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Old 08-05-2009, 08:37 AM   #1 (permalink)
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Default Random HDD question

There's something I've always wondered - what's that grinding sound that old comps make?
For example, I'm on holiday at my gramp's house right now, and every time the computer is asked to load anything there's this grinding sound, same with other old (anything more than 3-4 years) computers I've encountered. I presume it's the hard drive, just wondering why it makes that sound.
And how come newer hard drives don't? The drives in my computer never make a sound (and a couple in machines I made for others which I occasionally use).

Thanks,
- Yami
P.S. I have other random questions I'd like to ask but I can't remember any.

Edit: Wait, I remembered one:
You know how you get different CPUs of the same series (i.e. E8400, E8500, E8600), which have slightly increased clock speed as a result of higher multiplier? Well, what's the actual difference between the E8400 (3GHz, 9x multi, ~130) and the E8600 (3.25GHz, 10x multi, ~200) - as in, is there actually any difference between the two CPUs? Is it just some arbitrary limit Intel (in this case) has on their lower-end CPUs to raise the price of the higher-end ones? Or does it actually cost Intel 70 more simply to increase the multiplier?
I know I'm not being very clear with this question but that's part of the reason I'm asking it :P I would google/bing it but I don't know what to look for.
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Old 08-05-2009, 10:59 AM   #2 (permalink)
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Default Re: Random HDD question

I know on the HDD question that the "grinding" sound is the actuator arm moving. On the Raptors with the little window you can actually see it moving...and it's really fast.

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Old 08-05-2009, 08:07 PM   #3 (permalink)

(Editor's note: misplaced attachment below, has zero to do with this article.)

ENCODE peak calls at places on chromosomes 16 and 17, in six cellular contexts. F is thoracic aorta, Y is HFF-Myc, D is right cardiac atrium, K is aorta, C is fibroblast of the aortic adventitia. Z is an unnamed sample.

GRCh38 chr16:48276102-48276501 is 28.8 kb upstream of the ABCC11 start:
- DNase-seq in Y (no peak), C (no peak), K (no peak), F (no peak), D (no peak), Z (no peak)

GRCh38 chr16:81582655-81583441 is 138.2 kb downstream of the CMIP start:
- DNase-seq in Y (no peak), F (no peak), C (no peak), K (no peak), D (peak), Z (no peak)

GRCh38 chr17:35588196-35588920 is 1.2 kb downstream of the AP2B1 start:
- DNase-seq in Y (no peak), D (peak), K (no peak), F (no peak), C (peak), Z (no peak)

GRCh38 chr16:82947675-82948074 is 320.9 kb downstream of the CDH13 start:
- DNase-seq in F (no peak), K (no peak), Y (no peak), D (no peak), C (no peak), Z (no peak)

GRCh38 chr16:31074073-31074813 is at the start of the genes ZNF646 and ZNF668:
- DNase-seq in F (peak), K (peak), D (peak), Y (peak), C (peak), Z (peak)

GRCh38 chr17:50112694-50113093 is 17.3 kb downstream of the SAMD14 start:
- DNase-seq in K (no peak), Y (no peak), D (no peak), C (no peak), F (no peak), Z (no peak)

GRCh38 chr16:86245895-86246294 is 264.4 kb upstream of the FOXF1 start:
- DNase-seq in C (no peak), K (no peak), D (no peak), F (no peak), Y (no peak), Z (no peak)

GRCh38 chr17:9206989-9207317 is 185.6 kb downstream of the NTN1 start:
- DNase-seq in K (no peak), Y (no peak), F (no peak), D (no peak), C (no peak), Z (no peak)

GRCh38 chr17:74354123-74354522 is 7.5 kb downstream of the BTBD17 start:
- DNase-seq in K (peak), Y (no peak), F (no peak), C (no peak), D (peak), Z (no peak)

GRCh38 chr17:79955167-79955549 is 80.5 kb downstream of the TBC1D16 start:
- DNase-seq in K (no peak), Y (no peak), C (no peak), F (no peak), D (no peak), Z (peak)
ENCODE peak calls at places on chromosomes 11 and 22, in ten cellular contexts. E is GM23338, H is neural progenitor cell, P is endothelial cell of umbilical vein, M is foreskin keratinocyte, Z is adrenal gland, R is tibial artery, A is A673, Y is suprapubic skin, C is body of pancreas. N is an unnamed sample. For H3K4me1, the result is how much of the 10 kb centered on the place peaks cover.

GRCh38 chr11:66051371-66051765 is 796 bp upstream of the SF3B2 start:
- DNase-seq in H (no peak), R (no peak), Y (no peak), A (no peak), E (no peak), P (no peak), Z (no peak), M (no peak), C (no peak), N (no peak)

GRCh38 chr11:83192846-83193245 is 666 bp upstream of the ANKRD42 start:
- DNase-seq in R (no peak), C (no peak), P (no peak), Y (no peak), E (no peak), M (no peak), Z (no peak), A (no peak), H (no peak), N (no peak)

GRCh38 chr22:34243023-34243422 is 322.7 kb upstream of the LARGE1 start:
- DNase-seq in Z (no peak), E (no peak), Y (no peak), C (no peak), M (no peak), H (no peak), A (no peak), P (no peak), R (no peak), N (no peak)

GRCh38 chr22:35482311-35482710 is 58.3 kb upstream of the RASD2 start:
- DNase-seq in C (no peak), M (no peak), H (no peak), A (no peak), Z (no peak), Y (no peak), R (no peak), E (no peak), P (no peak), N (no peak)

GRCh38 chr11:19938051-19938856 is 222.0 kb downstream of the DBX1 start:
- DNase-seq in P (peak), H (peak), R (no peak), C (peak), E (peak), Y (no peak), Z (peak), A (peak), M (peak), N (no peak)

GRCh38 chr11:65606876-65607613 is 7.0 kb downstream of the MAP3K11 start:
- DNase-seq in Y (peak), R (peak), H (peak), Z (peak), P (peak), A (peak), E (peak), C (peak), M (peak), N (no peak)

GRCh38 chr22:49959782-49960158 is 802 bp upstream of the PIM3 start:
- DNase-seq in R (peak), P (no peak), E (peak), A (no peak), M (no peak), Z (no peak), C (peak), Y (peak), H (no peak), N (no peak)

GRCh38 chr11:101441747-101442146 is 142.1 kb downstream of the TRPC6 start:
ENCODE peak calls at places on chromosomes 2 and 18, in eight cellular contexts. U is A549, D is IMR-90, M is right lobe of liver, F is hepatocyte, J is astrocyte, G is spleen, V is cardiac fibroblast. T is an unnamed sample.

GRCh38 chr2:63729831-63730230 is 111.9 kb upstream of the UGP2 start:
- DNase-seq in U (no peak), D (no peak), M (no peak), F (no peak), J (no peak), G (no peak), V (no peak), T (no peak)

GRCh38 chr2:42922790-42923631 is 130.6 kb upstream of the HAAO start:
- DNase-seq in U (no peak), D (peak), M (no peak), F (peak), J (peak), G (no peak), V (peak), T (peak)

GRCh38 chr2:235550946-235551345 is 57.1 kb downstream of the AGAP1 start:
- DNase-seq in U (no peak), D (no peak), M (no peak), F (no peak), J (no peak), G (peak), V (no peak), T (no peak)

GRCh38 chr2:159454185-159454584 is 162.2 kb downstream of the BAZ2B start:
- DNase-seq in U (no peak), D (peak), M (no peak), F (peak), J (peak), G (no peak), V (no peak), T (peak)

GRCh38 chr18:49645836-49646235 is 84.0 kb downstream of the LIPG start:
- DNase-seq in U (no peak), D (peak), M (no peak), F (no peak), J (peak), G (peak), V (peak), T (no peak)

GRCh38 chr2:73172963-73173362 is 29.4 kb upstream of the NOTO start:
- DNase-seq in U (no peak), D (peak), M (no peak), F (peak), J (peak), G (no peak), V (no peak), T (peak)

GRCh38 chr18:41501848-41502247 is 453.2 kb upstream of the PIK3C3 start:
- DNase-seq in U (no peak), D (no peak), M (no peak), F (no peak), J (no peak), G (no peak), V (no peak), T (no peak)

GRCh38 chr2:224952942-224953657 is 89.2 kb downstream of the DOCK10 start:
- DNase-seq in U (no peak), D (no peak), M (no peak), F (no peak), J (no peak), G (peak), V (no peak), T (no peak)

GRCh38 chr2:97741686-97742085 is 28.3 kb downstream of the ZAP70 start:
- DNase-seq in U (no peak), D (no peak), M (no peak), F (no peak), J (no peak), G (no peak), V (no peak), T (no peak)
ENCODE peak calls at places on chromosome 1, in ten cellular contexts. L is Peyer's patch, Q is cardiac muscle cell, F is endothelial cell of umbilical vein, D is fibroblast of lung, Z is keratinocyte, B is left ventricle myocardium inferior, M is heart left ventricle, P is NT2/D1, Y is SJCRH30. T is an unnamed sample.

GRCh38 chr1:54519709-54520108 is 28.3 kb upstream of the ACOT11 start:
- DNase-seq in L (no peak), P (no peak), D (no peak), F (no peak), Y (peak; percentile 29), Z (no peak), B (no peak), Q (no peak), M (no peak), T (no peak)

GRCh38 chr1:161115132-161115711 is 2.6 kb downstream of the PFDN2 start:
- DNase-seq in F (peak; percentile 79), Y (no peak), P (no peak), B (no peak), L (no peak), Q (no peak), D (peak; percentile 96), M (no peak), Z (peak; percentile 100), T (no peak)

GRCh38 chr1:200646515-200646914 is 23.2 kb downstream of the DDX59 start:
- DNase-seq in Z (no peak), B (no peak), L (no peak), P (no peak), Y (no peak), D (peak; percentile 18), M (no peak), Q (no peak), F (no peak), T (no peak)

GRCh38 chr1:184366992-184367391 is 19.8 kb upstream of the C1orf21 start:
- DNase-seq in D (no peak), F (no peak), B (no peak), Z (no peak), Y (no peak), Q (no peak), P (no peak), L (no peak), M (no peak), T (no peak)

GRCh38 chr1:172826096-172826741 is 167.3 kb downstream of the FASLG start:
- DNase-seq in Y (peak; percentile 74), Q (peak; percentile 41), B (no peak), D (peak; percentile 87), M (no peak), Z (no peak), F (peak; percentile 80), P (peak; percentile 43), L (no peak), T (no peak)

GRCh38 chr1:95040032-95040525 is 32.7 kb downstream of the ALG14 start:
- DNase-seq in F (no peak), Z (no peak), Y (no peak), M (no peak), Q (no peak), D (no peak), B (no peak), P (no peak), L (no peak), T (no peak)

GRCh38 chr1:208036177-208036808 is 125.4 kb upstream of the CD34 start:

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Default Re: Random HDD question

Yes, that grinding is the arm moving while it is seeking the platters. Older HDDs were notorious for noisey clacking and grinding. Obviously today drives are much quieter thankfully.

Newer drives are designed to run quieter and more efficiently. One technology in particular allows the data to be written vertically comparted to horizontally (end to end) pieces of data like older drives.
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Old 08-06-2009, 03:48 PM   #4 (permalink)
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Default Re: Random HDD question

+1 rep to both of you, except to synergy since I need to spread rep around a bit apparently :P

Anyone got any idea on my other question? Mak/saxon perhaps?
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Old 08-06-2009, 04:30 PM   #5 (permalink)
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Default Re: Random HDD question

I was also curious about why it costs that much more for a higher multiplier. I have found that an E8400 can oc basically the same, but with a lower multi, i.e. same fsb/etc., showing that the chip does not have a drastic difference.

I've googled, binged and couldn't find anything really.
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Old 08-06-2009, 07:01 PM   #6 (permalink)
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Default Re: Random HDD question

Quote:
Originally Posted by Nubbleet View Post
I was also curious about why it costs that much more for a higher multiplier. I have found that an E8400 can oc basically the same, but with a lower multi, i.e. same fsb/etc., showing that the chip does not have a drastic difference.

I've googled, binged and couldn't find anything really.
Actually my friend has a very similar setup to mine, same mobo+heatsink, 'cept he has an E8500 and he gets about 4.1GHz compared to my 4GHz.